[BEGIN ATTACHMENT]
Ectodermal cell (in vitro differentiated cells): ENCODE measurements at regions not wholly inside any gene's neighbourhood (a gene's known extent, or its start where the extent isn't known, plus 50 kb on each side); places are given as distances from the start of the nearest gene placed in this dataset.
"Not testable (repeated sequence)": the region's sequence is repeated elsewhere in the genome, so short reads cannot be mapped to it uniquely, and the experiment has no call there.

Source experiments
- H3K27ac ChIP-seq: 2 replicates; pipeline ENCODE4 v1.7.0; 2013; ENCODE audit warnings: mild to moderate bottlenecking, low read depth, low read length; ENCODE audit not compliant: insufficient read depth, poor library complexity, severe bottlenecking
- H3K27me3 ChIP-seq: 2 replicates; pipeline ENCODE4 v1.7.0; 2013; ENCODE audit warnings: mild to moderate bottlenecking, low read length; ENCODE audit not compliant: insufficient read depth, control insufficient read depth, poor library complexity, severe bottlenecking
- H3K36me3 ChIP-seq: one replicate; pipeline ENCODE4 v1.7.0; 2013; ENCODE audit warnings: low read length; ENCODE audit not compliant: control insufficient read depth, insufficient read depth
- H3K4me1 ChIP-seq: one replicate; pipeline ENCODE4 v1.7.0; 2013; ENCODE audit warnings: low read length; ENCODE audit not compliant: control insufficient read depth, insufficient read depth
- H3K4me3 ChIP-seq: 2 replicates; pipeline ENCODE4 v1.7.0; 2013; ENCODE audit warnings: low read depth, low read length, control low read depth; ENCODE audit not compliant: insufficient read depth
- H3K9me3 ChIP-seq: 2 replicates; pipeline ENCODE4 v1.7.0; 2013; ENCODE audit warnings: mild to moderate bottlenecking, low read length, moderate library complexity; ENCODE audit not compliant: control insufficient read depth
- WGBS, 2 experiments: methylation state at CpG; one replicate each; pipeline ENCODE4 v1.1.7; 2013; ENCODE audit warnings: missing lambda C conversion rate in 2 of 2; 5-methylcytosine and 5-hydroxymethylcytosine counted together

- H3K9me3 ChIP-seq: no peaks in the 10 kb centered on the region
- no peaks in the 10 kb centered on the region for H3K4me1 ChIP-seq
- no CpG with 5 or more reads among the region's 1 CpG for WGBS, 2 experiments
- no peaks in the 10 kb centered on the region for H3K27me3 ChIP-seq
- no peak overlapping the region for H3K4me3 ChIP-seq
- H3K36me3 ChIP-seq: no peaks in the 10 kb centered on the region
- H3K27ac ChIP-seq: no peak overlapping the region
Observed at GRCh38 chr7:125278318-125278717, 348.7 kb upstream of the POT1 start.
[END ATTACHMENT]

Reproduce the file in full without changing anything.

Ectodermal cell (in vitro differentiated cells): ENCODE measurements at regions not wholly inside any gene's neighbourhood (a gene's known extent, or its start where the extent isn't known, plus 50 kb on each side); places are given as distances from the start of the nearest gene placed in this dataset.
"Not testable (repeated sequence)": the region's sequence is repeated elsewhere in the genome, so short reads cannot be mapped to it uniquely, and the experiment has no call there.

Source experiments
- H3K27ac ChIP-seq: 2 replicates; pipeline ENCODE4 v1.7.0; 2013; ENCODE audit warnings: mild to moderate bottlenecking, low read depth, low read length; ENCODE audit not compliant: insufficient read depth, poor library complexity, severe bottlenecking
- H3K27me3 ChIP-seq: 2 replicates; pipeline ENCODE4 v1.7.0; 2013; ENCODE audit warnings: mild to moderate bottlenecking, low read length; ENCODE audit not compliant: insufficient read depth, control insufficient read depth, poor library complexity, severe bottlenecking
- H3K36me3 ChIP-seq: one replicate; pipeline ENCODE4 v1.7.0; 2013; ENCODE audit warnings: low read length; ENCODE audit not compliant: control insufficient read depth, insufficient read depth
- H3K4me1 ChIP-seq: one replicate; pipeline ENCODE4 v1.7.0; 2013; ENCODE audit warnings: low read length; ENCODE audit not compliant: control insufficient read depth, insufficient read depth
- H3K4me3 ChIP-seq: 2 replicates; pipeline ENCODE4 v1.7.0; 2013; ENCODE audit warnings: low read depth, low read length, control low read depth; ENCODE audit not compliant: insufficient read depth
- H3K9me3 ChIP-seq: 2 replicates; pipeline ENCODE4 v1.7.0; 2013; ENCODE audit warnings: mild to moderate bottlenecking, low read length, moderate library complexity; ENCODE audit not compliant: control insufficient read depth
- WGBS, 2 experiments: methylation state at CpG; one replicate each; pipeline ENCODE4 v1.1.7; 2013; ENCODE audit warnings: missing lambda C conversion rate in 2 of 2; 5-methylcytosine and 5-hydroxymethylcytosine counted together

- H3K9me3 ChIP-seq: no peaks in the 10 kb centered on the region
- no peaks in the 10 kb centered on the region for H3K4me1 ChIP-seq
- no CpG with 5 or more reads among the region's 1 CpG for WGBS, 2 experiments
- no peaks in the 10 kb centered on the region for H3K27me3 ChIP-seq
- no peak overlapping the region for H3K4me3 ChIP-seq
- H3K36me3 ChIP-seq: no peaks in the 10 kb centered on the region
- H3K27ac ChIP-seq: no peak overlapping the region
Observed at GRCh38 chr7:125278318-125278717, 348.7 kb upstream of the POT1 start.